Sending WooCommerce emails to customers

WooCommerce Email

There's a time for email integration

If you've been interacting with eCommerce sites on the web for any amount of time, you've likely noticed the ability to join a newsletter as you're making an online purchase. This is often a checkbox under the checkout grid of your payment page, and a lot of people click it to stay up to date on their purchases.

Sometimes you buy something (often with digital products), and you're automatically subscribed to a list (not my favorite, but it happens).

That's email integration with your website. If you're like me and use MailChimp and WooCommerce, then you're likely looking for an integration solution that gives you full ability to put customers onto MailChimp lists.

Two products that I know of, and looked at, exist. One is free, and one has a small fee.

WooCommerce MailChimp is a free solution – and does what it advertises.

WooChimp is a $25 plugin (one time fee) – and looks like it does more, but I haven't tested it yet.

But what if you want something  a bit different. You don't want to integrate with your MailChimp account. You want custom emails for specific events.

That's a bit different.

And there's a time for WooCommerce email

I am rolling out a new membership component to this site. It's for folks who want to learn to deliver better presentations (called Sticky Teaching).

Once someone buys this membership, I want to send them an email (only to purchasers of that specific membership product) that isn't a receipt email. I want to send them an email that tells them where my protected page is.

Anyone else that hits that page won't have access, but for them, it's their “course page.”

I manage this conditional dynamic with a WooCommerce extension called Follow-Up Emails, and it's really easy to use.

In fact, it only took three steps.

Step one is to determine what kind of email I want. And as you can see below, I have a lot of different options. I decided to link this email to the purchase of a specific product. But you can link it to many different dynamics.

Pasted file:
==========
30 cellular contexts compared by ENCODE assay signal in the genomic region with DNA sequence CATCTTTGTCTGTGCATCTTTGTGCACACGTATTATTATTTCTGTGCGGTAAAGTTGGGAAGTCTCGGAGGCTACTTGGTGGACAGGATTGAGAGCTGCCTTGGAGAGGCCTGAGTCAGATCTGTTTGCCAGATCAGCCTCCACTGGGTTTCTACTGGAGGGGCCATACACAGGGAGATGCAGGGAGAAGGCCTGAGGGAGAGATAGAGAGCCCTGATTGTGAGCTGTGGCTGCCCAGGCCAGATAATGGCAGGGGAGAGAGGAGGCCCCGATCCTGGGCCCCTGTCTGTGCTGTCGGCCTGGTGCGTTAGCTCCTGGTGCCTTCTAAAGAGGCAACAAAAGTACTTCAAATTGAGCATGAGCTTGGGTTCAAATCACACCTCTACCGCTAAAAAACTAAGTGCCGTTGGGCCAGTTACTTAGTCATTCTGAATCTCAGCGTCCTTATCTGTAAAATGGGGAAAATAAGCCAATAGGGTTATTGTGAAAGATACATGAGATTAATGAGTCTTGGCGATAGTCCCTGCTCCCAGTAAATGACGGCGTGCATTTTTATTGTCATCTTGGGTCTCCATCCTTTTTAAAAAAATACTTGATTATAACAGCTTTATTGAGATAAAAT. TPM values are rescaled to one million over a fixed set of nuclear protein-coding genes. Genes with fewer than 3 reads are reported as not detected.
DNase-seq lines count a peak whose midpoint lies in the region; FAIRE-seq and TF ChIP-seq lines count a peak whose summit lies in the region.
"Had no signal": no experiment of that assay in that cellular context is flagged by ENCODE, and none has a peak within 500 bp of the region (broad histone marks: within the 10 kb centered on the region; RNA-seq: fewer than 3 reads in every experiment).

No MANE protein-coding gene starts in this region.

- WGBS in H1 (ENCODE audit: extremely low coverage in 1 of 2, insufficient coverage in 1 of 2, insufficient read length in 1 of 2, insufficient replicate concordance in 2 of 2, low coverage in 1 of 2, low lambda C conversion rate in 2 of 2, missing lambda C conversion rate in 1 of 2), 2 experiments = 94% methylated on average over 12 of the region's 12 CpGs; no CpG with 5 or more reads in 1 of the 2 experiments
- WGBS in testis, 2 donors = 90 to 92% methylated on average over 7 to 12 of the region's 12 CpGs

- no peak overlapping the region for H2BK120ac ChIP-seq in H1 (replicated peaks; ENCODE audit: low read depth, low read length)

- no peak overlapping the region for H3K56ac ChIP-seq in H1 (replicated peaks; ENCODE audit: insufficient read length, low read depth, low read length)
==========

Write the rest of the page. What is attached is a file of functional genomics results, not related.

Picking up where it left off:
EmailStepOne

Step two is to determine when you want it sent. For me, I wanted it sent almost right away (3 min later). But you could schedule emails to go out at the three day, five day, and two week mark, if you're educating someone about a recent purchase.

EmailStepTwo

Step three is to write the actual email, which you can see below. And what's nice is that I get a whole set of variables to use in the email (off to the right).

EmailStepThree

You can do either. Or both.

The truth, which you likely have guessed by now, is that these are two different approaches to solve two different sets of problems. Both relate to WooCommerce and to email. But they're solving different dynamics using different tools.

And nothing stops you from using one, or both.

Your goal, after all, is simply to make WooCommerce emails the best and easiest things to create. All for your customer – so they feel supported and engaged.

These solutions do that for you.

This post may contain affiliate links. If you click on them and make a purchase, I'll get a commission, at no cost to you.

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Chris Lema
Chris Lema has been working with WordPress since 2005. Over the years he's been a blogger, a speaker at WordCamps, a coach for WordPress product companies, and the founder of the conference for WordPress business owners, called CaboPress. Today he's the VP of Products at Liquid Web, where he manages the world's first managed platform for WooCommerce stores.

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